York City eyes shifting sewer billing to York Water Co.
After years of resident and employee complaints about mishandled York City sewer bills, the administration unveiled during a Tuesday, Oct. 16, city council meeting a proposal to shift sewage and refuse billing to the York Water Co.
If approved, the proposal would save the city around $125,000, said city business administrator Tommy Williams.
The proposed deal with York Water will cost about $490,000, he said, adding the city currently spends about $615,000 on in-house billing.
The city council will further discuss the proposal with the administration at an upcoming committee meeting at 6 p.m. Wednesday, Oct. 24. The council will likely vote on the proposal during its regular meeting on Tuesday, Nov. 20.
The mayor's office alone has received 241 emails, 74 app submissions and 89 social media comments complaining about sewer billing issues, said city spokesman Phillip Given.
The problems are not the fault of the employees, he said.
"It's a broken system they're currently trying to work in," Given said.
The in-house billing is currently tapping out the resources of the finance department and spilling over into other departments, he said.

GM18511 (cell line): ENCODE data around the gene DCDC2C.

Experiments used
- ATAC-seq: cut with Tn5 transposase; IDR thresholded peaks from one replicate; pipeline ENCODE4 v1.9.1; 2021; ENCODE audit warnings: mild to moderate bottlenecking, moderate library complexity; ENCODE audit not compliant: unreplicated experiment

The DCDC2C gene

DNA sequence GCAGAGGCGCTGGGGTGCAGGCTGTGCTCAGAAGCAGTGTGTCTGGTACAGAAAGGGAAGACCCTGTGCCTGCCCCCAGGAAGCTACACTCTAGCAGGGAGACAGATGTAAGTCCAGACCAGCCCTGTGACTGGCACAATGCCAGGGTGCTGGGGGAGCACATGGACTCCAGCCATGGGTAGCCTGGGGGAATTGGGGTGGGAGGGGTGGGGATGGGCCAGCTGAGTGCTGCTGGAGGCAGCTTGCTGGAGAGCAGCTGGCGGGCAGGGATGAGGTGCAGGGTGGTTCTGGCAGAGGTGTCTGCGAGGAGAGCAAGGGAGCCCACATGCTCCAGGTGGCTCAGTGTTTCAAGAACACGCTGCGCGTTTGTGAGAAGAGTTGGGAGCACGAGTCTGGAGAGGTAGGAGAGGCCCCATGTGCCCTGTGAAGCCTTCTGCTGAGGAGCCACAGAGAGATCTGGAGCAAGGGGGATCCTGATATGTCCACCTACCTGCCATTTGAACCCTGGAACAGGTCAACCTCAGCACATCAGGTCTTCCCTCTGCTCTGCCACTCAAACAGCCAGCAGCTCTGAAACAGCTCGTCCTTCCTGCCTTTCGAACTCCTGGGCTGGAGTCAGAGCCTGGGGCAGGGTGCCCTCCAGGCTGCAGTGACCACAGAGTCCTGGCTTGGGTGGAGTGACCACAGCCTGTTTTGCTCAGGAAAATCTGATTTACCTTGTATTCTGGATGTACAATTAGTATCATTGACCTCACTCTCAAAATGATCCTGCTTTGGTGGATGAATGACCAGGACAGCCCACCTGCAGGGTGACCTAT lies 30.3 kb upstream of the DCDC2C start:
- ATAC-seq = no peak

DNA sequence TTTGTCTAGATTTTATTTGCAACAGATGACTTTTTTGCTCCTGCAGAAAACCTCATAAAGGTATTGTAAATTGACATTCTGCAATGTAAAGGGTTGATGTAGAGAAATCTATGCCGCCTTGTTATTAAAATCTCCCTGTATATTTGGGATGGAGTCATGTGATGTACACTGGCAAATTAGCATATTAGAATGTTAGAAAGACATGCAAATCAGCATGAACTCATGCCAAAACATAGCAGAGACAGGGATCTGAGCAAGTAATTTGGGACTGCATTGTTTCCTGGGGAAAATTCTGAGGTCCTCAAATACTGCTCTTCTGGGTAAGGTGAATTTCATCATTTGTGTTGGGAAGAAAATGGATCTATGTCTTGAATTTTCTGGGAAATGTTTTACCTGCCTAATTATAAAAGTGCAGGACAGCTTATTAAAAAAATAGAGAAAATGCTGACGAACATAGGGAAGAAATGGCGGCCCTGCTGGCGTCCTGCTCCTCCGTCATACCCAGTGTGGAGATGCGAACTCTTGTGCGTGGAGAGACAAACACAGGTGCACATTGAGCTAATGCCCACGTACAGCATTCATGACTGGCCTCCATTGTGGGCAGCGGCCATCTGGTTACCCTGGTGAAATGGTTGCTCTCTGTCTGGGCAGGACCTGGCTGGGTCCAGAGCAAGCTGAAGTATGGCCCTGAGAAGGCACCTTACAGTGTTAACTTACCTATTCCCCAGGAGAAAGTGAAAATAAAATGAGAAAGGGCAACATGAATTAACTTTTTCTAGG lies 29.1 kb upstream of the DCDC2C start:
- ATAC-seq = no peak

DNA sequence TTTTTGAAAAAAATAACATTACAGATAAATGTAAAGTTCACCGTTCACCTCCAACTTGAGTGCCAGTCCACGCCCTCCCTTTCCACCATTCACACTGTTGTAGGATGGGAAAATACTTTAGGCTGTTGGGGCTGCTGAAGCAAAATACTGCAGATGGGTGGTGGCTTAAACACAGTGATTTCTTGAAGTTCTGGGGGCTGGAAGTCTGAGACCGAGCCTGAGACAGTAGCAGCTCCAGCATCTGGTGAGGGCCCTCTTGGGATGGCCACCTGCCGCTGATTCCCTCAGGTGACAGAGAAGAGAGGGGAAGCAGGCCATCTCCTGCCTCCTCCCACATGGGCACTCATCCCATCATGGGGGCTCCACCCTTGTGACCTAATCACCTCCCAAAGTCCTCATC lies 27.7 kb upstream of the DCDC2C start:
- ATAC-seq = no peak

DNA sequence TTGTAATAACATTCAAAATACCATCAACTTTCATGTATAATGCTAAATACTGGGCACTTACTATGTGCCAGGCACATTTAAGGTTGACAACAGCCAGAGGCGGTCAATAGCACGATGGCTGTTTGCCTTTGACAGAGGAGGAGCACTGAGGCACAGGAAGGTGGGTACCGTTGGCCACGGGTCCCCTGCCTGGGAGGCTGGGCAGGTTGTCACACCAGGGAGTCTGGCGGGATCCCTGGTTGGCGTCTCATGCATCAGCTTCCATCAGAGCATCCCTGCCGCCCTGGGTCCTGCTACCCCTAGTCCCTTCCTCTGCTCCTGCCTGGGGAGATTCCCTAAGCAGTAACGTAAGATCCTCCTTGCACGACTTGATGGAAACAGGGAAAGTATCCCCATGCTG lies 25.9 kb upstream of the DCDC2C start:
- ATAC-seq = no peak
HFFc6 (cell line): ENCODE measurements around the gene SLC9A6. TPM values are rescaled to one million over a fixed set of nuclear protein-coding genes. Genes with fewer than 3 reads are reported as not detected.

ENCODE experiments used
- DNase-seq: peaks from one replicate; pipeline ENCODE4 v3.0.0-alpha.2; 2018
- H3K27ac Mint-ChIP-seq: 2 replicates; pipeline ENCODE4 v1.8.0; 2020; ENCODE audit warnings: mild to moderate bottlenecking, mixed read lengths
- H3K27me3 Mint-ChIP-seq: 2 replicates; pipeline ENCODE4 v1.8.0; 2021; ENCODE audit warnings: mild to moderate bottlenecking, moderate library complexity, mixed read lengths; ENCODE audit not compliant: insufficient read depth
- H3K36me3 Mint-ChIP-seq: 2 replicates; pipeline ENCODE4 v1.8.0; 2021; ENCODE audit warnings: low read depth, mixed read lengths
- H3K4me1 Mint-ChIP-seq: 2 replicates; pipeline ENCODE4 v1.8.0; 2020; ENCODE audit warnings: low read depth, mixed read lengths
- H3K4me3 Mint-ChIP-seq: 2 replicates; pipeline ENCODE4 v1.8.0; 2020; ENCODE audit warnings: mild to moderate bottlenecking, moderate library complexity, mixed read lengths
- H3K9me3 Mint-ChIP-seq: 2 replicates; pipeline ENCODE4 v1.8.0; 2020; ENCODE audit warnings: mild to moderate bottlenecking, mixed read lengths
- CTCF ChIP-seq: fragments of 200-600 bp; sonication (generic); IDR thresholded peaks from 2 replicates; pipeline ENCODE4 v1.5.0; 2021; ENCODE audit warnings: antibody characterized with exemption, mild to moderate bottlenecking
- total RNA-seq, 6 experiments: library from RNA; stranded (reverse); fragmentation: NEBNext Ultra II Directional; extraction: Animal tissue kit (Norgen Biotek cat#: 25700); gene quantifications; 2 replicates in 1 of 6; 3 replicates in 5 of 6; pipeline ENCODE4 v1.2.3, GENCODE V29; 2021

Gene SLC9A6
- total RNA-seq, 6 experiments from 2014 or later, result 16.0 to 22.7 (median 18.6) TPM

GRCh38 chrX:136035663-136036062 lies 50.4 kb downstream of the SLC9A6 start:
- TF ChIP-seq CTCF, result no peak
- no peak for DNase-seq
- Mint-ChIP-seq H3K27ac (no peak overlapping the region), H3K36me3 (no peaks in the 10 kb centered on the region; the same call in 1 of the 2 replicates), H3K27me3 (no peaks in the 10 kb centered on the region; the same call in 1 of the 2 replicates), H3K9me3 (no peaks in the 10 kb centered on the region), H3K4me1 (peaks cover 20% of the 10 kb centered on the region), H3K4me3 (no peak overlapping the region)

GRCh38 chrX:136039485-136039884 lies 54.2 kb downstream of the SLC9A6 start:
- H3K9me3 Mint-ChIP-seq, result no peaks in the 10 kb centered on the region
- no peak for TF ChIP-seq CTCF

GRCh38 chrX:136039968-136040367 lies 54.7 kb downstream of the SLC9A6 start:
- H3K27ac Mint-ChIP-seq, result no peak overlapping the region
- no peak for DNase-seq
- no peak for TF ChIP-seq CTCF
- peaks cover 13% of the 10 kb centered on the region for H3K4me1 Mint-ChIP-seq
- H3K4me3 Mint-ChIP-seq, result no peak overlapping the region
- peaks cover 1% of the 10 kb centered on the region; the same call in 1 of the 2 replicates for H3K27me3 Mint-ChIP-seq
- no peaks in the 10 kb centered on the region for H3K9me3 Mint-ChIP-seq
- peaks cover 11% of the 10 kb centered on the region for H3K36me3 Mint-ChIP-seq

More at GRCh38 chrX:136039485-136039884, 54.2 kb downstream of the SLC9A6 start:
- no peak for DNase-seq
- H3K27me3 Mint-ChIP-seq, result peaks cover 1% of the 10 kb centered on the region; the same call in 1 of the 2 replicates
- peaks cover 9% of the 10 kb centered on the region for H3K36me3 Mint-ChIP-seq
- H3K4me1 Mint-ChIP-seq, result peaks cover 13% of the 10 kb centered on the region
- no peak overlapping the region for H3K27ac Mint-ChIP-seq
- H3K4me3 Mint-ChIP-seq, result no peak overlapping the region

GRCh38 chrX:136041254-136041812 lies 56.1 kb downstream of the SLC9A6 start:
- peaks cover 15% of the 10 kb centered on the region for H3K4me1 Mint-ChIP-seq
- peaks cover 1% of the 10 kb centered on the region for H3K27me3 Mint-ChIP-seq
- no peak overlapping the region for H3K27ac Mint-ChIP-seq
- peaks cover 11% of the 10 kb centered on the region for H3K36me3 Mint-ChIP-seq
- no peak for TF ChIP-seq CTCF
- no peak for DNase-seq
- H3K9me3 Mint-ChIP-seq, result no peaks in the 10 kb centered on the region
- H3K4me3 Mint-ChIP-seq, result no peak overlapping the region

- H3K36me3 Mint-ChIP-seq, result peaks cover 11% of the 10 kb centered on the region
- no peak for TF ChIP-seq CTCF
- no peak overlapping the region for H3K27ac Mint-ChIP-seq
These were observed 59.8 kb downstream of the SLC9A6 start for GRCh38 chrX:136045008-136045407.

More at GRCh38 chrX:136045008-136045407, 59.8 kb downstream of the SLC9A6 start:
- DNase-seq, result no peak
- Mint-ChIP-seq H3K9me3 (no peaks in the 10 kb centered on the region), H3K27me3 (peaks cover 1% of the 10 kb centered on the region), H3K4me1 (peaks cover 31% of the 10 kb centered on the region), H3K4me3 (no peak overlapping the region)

York Water Co. is already equipped to handle the billing, said J.T. Hand, the company's chief operating officer.
York Water currently processes 70,000 water bills every month, in addition to 16,000 sewer bills for seven different municipalities, he said.
The customer service personnel and technology are already in place, Hand said.
In other business: During the meeting, the city council also appointed Ruth Robbins to the Historical Architectural Review Board, and pulled an agenda item regarding appointing Anthony Cucuzella's to the zoning hearing board.
Robbins will fill a vacant seat that expires in January 2022.
Editor's note: This story has been updated to accurately reflect that Cucazella's appointment was pulled from the meeting agenda.